Authors: Gemma Westcott, Future Science Group
Data published by Cancer Research UK and Public Health England’s National Cancer Intelligence Network have reported, for the first time, the stages at which bowel cancer is detected through different healthcare routes in England.
The findings, which reveal that the cancer is more likely to be diagnosed at the earliest stage through national screening, are important for identifying where the NHS should target resources.
In the report, over one third (37 %) of diagnoses from bowel screening methods were identified at stage I, while fewer than 8 % were diagnosed as stage IV.
Comparatively, over 22% of bowel cancers were identified as stage IV after routine or GP referral. In the emergency setting, where patients had had an emergency hospital referral by a GP, or were diagnosed as a hospital patient, approximately 40 % of bowel cancers were diagnosed as stage IV.
Sara Hiom, Cancer Research UK’s director of early diagnosis, commented: “Bowel cancer in particular has a lot of room for improvement, so it’s great news that there’s a recommendation to use a new updated bowel cancer screening test called FIT. We know this is an easier test for people to use at home and that both men and women are more likely to use it, so it’s vital this is rolled out as quickly as possible across England.”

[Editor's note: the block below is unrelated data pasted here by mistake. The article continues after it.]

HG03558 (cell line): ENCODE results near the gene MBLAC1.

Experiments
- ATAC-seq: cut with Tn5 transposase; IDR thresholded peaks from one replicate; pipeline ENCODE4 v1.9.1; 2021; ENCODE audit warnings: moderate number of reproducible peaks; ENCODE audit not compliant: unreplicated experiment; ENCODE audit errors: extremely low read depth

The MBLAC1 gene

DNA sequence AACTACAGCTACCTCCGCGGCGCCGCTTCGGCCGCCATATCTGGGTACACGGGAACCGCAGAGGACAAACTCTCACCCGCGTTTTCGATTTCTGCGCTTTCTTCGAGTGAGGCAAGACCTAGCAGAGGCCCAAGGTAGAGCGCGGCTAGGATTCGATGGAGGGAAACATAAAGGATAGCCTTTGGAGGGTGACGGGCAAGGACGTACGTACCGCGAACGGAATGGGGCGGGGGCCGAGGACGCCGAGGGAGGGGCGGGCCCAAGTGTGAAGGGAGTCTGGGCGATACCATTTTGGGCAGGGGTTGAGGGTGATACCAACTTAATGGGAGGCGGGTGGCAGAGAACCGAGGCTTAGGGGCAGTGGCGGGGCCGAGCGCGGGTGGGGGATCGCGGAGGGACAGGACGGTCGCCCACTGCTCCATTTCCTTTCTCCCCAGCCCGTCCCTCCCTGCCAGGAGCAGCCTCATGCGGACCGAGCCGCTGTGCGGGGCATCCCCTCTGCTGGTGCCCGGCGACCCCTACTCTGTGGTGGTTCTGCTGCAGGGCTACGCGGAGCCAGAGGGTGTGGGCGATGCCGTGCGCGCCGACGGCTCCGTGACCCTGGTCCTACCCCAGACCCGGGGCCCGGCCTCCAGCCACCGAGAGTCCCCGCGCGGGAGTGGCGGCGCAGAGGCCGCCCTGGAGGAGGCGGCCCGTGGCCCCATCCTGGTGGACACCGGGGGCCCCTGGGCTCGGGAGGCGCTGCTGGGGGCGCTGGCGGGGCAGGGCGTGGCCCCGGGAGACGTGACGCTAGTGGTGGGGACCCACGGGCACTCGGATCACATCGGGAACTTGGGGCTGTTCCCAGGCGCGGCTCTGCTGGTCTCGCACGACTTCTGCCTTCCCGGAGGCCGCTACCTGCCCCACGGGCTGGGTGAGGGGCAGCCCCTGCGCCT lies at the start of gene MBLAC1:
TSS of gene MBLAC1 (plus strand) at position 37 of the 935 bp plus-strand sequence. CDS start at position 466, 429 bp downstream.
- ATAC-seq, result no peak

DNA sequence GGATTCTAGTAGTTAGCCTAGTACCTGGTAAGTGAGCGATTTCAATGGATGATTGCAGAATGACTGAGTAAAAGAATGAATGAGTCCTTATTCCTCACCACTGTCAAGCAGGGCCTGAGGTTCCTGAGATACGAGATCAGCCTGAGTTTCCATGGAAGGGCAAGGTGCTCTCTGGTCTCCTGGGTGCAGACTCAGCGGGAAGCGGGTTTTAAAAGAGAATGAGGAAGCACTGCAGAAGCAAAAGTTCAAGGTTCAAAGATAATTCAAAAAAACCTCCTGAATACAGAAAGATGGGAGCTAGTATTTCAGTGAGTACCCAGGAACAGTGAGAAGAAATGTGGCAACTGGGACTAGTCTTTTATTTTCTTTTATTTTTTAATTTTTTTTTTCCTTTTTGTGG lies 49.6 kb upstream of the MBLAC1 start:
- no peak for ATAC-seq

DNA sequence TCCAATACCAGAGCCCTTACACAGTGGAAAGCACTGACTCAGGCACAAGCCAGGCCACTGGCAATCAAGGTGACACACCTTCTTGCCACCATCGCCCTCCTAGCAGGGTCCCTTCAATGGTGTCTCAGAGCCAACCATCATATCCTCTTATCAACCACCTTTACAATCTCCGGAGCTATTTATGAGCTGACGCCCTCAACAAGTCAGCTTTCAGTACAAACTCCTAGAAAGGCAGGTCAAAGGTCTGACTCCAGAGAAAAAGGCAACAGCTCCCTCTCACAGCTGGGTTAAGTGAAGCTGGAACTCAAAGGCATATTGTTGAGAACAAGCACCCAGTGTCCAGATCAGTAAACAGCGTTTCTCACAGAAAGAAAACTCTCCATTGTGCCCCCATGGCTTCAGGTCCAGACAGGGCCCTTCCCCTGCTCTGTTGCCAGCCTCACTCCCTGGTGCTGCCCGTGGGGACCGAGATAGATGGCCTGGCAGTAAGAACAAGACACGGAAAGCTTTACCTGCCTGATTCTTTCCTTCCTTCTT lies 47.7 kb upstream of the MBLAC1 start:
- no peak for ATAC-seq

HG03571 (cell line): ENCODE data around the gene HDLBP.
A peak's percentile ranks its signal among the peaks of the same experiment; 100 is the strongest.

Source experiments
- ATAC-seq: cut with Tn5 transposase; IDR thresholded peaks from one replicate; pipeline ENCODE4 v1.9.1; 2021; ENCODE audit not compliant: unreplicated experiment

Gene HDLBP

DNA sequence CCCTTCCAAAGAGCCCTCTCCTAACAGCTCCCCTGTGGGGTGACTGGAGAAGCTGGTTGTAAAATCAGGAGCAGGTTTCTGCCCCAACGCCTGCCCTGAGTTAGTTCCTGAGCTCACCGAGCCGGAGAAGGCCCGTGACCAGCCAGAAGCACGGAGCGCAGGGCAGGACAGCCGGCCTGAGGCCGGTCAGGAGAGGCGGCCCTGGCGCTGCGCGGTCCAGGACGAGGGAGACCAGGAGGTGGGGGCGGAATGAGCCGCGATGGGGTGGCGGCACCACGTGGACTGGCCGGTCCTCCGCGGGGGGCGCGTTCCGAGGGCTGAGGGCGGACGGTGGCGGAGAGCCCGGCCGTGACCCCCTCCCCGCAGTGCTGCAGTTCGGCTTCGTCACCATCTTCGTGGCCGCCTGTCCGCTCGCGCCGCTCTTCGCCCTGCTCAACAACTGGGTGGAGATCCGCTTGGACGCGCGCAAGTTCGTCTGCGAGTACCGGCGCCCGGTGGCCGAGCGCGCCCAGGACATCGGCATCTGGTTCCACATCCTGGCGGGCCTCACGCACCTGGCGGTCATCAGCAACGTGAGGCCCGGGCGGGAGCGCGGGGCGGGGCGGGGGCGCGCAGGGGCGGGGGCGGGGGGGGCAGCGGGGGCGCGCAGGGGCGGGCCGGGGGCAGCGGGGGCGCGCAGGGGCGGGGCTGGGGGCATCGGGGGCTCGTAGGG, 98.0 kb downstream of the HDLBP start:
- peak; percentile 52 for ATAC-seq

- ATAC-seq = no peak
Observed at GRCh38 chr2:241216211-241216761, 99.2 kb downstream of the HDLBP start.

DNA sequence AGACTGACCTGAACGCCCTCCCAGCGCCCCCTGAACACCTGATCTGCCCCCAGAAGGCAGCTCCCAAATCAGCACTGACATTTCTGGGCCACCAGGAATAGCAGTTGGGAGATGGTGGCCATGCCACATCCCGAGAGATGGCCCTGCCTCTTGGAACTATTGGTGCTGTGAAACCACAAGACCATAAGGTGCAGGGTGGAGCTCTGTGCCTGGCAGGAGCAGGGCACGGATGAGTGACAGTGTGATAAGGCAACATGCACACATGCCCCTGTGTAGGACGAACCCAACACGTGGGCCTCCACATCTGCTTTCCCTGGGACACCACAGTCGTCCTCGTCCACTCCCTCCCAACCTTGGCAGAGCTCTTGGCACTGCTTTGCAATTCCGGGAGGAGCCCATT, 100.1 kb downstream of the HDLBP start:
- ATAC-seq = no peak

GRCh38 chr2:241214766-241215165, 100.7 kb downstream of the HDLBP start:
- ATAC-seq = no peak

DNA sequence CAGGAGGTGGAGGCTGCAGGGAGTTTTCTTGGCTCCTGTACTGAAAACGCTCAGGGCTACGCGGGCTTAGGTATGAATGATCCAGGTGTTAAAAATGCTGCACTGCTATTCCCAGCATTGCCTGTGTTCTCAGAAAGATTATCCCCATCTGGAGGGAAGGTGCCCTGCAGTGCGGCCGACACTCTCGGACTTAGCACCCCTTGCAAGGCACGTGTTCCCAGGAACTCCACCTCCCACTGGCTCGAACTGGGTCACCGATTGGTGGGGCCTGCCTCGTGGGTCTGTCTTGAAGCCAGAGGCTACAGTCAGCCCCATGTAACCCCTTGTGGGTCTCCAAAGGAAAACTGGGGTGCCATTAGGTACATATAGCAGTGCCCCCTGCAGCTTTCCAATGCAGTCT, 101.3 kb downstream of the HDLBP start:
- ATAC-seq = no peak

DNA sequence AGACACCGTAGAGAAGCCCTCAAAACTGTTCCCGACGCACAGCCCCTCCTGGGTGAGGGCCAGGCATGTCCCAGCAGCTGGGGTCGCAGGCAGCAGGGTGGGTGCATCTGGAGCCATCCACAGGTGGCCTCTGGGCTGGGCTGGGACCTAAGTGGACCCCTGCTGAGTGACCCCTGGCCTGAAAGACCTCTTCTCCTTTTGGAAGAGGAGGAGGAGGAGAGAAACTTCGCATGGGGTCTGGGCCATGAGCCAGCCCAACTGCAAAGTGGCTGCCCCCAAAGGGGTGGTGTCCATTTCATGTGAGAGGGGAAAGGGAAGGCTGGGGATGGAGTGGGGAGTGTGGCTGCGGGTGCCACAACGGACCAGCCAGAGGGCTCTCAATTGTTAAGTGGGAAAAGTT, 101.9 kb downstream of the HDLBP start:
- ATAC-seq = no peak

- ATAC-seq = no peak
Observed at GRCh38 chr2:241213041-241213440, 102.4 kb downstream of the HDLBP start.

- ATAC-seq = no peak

“It’s also important that people go to their doctor if they notice symptoms such as blood in their poo or a change in their normal bowel habit such as looser poo, pooing more often or constipation, even if they’ve recently had a bowel screening test.”
The full publication contains data in England between 2012 and 2013 for other cancers including: bladder, breast, kidney, lung, melanoma, non-Hodgkin’s lymphoma, ovarian, prostate and uterine cancers.
National screening is currently available for breast and bowel cancers and has an important part to play in achieving earlier diagnosis. The published data is an important step towards understanding how to give cancer patients the best possible chance of surviving the disease.